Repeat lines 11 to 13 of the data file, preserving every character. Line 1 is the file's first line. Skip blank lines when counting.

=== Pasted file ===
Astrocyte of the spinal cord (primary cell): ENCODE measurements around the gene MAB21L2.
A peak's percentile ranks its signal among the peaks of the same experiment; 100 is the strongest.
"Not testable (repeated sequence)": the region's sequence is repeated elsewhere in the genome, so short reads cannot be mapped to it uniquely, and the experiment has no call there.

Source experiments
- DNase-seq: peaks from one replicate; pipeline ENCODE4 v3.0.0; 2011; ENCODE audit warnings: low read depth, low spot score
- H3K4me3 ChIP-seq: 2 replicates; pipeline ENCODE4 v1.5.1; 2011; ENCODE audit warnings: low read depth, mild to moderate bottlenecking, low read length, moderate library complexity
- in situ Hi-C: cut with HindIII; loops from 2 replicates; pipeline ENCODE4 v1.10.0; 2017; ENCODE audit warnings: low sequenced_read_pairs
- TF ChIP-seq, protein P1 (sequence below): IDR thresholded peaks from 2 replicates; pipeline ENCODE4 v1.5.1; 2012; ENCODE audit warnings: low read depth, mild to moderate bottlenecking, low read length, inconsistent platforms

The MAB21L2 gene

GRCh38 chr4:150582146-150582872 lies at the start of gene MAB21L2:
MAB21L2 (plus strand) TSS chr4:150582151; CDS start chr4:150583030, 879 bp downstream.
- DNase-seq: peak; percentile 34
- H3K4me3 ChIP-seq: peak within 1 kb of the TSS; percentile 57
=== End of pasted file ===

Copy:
MAB21L2 (plus strand) TSS chr4:150582151; CDS start chr4:150583030, 879 bp downstream.
- DNase-seq: peak; percentile 34
- H3K4me3 ChIP-seq: peak within 1 kb of the TSS; percentile 57